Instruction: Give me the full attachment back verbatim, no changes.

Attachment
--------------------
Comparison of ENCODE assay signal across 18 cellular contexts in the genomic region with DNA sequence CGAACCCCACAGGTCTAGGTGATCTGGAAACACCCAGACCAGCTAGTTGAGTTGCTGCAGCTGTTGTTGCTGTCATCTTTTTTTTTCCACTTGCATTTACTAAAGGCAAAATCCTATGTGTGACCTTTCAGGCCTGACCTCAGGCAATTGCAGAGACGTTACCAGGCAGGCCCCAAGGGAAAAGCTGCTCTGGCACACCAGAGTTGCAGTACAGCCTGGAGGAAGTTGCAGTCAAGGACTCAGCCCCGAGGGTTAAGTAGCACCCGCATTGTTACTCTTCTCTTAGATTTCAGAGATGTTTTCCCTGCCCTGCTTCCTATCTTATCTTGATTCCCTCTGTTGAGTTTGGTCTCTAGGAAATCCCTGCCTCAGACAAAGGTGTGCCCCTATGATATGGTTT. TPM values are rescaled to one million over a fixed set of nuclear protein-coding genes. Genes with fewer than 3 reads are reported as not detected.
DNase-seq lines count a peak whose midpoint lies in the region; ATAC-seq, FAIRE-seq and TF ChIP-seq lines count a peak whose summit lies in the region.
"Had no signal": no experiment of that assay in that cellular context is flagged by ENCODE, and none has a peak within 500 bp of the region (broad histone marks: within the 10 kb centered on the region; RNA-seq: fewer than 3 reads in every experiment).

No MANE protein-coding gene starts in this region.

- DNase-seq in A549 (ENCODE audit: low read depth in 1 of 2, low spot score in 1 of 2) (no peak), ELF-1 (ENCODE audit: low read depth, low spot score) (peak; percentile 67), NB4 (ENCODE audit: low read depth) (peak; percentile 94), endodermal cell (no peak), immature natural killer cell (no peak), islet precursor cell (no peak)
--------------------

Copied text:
Comparison of ENCODE assay signal across 18 cellular contexts in the genomic region with DNA sequence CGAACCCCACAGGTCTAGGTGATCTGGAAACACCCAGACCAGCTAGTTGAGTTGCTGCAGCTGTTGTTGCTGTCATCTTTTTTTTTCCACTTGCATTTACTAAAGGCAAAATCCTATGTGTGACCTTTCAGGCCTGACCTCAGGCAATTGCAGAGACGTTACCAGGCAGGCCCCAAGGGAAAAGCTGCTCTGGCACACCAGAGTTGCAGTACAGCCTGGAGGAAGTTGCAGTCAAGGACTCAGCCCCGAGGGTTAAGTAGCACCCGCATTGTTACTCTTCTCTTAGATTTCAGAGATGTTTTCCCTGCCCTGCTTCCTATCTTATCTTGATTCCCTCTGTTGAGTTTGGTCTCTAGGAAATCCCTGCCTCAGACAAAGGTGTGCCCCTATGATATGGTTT. TPM values are rescaled to one million over a fixed set of nuclear protein-coding genes. Genes with fewer than 3 reads are reported as not detected.
DNase-seq lines count a peak whose midpoint lies in the region; ATAC-seq, FAIRE-seq and TF ChIP-seq lines count a peak whose summit lies in the region.
"Had no signal": no experiment of that assay in that cellular context is flagged by ENCODE, and none has a peak within 500 bp of the region (broad histone marks: within the 10 kb centered on the region; RNA-seq: fewer than 3 reads in every experiment).

No MANE protein-coding gene starts in this region.

- DNase-seq in A549 (ENCODE audit: low read depth in 1 of 2, low spot score in 1 of 2) (no peak), ELF-1 (ENCODE audit: low read depth, low spot score) (peak; percentile 67), NB4 (ENCODE audit: low read depth) (peak; percentile 94), endodermal cell (no peak), immature natural killer cell (no peak), islet precursor cell (no peak)